...[a] captivating and evocative first book ...Villavicencio aims to tell 'the full story' of what it means to be undocumented in America, in all of its fraughtness and complexity, challenging the usual good and evil categories through a series of memoir-infused reported essays ... Particularly in her depictions of immigrant women, Villavicencio reveals a fullness of character that feels subversive, simply because of how rare it is ... Villavicencio writes chillingly, and fictionally, about undocumented immigrants whose full stories she can never know because they’ve hidden any trace of themselves out of self-protection ... The Undocumented Americans offers little to those who think its subjects put themselves in a vulnerable position and should be punished for breaking the law. But even critics may find it challenging after reading the book to keep their minds from wandering toward the interior details, flattering and unflattering, of people they encounter who lack legal status.
Cornejo Villavicencio is able to inhabit her subject in a way few who get to publish can. (She even turns her limitations into strengths: writing powerfully about the places she can’t go, the situations where she’s out of place, the people who won’t talk to her.) ... The book is beautiful for Cornejo Villavicencio’s sensitivity to character, and for her ability to structure a narrative almost entirely through the people she meets ... Their stories are told with generosity, vigilance, and humor ... fantastical longing is, in fact, commonplace in The Undocumented Americans. It’s the grounds on which the book stakes an alternative claim of belonging for its subjects, one that has nothing to do with citizenship.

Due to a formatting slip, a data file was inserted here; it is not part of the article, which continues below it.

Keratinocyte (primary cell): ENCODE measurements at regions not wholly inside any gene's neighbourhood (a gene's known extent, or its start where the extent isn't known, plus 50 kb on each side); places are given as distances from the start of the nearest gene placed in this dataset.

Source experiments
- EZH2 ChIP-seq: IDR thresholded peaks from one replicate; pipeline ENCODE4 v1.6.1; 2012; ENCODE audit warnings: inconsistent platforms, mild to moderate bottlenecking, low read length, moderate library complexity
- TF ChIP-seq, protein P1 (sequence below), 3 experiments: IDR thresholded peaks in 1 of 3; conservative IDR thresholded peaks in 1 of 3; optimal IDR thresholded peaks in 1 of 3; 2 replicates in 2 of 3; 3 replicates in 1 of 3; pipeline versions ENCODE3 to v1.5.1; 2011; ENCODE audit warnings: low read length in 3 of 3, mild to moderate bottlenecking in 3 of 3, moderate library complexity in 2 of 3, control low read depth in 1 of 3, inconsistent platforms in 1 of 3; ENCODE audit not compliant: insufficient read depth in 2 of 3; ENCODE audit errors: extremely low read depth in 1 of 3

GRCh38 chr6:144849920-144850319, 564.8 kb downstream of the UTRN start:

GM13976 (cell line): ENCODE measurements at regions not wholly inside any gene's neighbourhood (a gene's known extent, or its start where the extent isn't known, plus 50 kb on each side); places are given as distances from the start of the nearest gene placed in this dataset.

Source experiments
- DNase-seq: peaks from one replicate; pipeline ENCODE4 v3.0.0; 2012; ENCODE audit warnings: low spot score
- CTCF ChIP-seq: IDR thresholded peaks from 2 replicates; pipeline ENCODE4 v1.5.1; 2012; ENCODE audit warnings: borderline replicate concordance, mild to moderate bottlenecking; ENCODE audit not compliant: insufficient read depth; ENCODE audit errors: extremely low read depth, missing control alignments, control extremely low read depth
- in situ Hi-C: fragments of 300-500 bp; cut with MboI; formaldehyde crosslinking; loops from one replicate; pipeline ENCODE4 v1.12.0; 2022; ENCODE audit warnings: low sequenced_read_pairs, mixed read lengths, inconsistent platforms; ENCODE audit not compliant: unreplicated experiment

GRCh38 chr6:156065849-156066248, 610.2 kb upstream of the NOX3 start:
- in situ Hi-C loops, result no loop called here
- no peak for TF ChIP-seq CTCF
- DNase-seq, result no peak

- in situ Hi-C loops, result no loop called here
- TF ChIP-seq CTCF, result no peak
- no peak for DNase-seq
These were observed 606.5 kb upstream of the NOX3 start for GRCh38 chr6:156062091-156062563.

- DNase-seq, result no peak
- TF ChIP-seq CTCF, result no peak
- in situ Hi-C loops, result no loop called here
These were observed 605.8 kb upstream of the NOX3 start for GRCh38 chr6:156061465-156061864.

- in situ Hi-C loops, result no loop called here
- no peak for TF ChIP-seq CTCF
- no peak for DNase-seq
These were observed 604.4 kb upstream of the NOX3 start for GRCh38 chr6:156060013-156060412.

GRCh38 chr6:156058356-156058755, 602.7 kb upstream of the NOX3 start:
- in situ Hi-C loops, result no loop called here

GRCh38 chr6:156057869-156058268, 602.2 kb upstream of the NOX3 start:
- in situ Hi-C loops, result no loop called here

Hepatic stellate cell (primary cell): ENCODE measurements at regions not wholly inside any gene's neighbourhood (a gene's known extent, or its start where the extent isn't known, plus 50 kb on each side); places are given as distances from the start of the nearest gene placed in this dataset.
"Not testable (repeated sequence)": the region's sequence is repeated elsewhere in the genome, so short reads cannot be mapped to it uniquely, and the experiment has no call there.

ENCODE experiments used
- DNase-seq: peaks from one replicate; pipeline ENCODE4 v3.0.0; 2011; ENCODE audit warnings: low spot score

Based on fieldwork from Ground Zero to Miami, solidly researched and footnoted, this chronicle is framed by [Villavicencio's] own family’s experience with immigration and the relationships that blossomed between her and her similarly undocumented subjects. This valuable and authentic inquiry is powerfully embellished with magical imaginings ... Villavicencio’s unfiltered and vulnerable voice incorporates both explosive profanity and elegiac incantations of despair ... She gives of herself unstintingly as she speaks with undocumented day laborers, older people working long past retirement age, and a housekeeper who relies on the botanica and voodoo for health care. Cornejo Villavicencio’s challenging and moving testimonio belongs in all collections.